I heard an NPR story about how family dinner time is disappearing–and that’s fine. The Secrets of Happy Families cites a study that confirms that even the best family dinners have only about 10 minutes of productive conversation. The rest of the time, if there is any, is spent on the bitter business of coralling, correcting, and coercing people that don’t want to be sitting down and eating right now. So it’s fine to try to move that 10 minutes of conversation to another meal or another time of the day.
My kids and I do pretty well, often really well, in the car. We use our car time to discuss what we’ve done so far that day. Fluffers always gives me the run down on school when she gets in the car, and asks me, “What did you do today?” Once I happened to be on the phone, and after about 10 minutes, she burst into tears because I was violating our car debriefing time with a phone call. After I pick up the boys from the Kids Academy at the gym, Salty loves to tell me, “I got my extra size!” We use our car time to practice memorization. We work on our acting accents. I teach them about all sorts of things like water molecules and Greek mythology. The car is our dinner time–unless I’m in a mood in which case, thank goodness we put in that DVD player.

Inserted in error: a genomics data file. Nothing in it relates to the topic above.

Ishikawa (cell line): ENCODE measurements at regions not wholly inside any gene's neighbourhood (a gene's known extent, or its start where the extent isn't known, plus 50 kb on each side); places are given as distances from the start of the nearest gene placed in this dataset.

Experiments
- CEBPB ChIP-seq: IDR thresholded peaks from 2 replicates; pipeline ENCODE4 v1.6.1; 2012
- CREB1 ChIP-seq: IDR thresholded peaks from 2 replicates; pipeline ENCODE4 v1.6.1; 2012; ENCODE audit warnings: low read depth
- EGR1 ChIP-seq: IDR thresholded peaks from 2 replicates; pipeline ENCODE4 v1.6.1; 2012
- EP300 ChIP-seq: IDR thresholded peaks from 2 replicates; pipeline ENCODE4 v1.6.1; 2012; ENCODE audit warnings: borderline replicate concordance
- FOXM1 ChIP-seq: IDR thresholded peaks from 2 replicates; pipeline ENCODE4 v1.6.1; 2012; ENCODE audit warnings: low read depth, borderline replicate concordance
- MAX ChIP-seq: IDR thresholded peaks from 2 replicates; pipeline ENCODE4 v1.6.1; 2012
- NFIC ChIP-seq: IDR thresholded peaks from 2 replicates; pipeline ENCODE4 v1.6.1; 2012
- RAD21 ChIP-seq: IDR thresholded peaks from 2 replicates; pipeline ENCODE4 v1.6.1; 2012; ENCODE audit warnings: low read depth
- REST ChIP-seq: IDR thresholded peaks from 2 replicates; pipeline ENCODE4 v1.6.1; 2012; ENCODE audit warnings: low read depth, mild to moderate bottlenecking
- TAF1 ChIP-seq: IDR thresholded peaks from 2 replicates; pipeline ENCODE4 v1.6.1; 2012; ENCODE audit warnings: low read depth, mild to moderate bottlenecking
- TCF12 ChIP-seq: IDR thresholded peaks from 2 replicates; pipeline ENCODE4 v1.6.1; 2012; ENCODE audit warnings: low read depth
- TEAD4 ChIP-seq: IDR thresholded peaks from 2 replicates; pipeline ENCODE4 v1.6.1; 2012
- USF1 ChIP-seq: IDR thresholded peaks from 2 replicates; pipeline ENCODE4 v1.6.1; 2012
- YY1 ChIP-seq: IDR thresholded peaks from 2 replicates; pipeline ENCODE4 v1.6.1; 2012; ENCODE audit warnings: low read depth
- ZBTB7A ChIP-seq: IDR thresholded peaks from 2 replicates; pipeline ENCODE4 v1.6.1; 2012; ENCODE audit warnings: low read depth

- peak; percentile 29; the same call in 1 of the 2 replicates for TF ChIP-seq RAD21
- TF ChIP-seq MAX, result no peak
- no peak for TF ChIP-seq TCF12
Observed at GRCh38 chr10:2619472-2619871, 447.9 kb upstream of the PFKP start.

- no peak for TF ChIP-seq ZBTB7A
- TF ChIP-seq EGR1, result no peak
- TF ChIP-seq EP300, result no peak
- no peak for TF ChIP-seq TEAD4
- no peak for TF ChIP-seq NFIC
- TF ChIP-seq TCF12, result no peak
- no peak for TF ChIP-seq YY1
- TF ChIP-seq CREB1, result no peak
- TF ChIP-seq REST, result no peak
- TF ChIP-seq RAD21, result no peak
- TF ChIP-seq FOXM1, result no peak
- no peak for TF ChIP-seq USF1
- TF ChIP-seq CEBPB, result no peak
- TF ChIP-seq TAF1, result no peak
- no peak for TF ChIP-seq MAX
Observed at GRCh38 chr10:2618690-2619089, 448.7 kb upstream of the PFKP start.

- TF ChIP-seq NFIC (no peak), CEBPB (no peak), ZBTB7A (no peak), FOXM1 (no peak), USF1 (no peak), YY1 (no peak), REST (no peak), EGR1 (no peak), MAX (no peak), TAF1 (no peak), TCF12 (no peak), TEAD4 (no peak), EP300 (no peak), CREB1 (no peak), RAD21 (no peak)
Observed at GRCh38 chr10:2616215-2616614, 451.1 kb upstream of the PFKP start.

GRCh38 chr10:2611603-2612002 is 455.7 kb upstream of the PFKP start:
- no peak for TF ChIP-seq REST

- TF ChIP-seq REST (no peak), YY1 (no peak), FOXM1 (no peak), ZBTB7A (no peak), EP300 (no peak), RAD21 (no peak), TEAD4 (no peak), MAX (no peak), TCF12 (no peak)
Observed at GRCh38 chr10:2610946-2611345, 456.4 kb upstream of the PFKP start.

Actual dinner time generally blows. I’ve been making more of an effort recently to cook meals of some nutritional value for the kids. And they’ve been making more of an effort to express their extreme displeasure at this turn of events.
Witness Flufferella’s dinner time prayer today:
Thank you for this food. And please bless the food that it will taste good. And bless Mommy that she will know how much I love her food. And bless the boys that they will eat their food…all of it…without too much of a fuss. And bless Daddy that he will come home and eat some food. ITNOJC, Amen.
Yeah. The boys ate nothing. At least they got their extra size at the gym.